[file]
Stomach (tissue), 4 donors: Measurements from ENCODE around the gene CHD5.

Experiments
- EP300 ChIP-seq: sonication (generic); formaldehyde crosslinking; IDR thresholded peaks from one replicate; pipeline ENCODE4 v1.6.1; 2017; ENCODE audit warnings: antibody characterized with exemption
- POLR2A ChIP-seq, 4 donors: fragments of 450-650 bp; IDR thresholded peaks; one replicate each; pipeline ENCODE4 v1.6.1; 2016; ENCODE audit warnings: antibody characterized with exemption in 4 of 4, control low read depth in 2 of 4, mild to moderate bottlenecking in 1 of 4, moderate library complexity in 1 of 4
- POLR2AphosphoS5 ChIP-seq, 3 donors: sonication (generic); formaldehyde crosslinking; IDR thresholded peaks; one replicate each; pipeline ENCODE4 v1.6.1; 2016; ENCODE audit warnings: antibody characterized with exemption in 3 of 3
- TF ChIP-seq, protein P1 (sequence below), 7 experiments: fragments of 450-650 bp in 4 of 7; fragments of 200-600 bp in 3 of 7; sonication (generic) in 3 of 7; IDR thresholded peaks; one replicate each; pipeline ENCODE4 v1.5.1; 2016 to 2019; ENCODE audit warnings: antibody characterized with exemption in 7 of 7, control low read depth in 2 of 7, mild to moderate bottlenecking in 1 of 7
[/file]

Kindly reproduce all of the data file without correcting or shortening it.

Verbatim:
Stomach (tissue), 4 donors: Measurements from ENCODE around the gene CHD5.

Experiments
- EP300 ChIP-seq: sonication (generic); formaldehyde crosslinking; IDR thresholded peaks from one replicate; pipeline ENCODE4 v1.6.1; 2017; ENCODE audit warnings: antibody characterized with exemption
- POLR2A ChIP-seq, 4 donors: fragments of 450-650 bp; IDR thresholded peaks; one replicate each; pipeline ENCODE4 v1.6.1; 2016; ENCODE audit warnings: antibody characterized with exemption in 4 of 4, control low read depth in 2 of 4, mild to moderate bottlenecking in 1 of 4, moderate library complexity in 1 of 4
- POLR2AphosphoS5 ChIP-seq, 3 donors: sonication (generic); formaldehyde crosslinking; IDR thresholded peaks; one replicate each; pipeline ENCODE4 v1.6.1; 2016; ENCODE audit warnings: antibody characterized with exemption in 3 of 3
- TF ChIP-seq, protein P1 (sequence below), 7 experiments: fragments of 450-650 bp in 4 of 7; fragments of 200-600 bp in 3 of 7; sonication (generic) in 3 of 7; IDR thresholded peaks; one replicate each; pipeline ENCODE4 v1.5.1; 2016 to 2019; ENCODE audit warnings: antibody characterized with exemption in 7 of 7, control low read depth in 2 of 7, mild to moderate bottlenecking in 1 of 7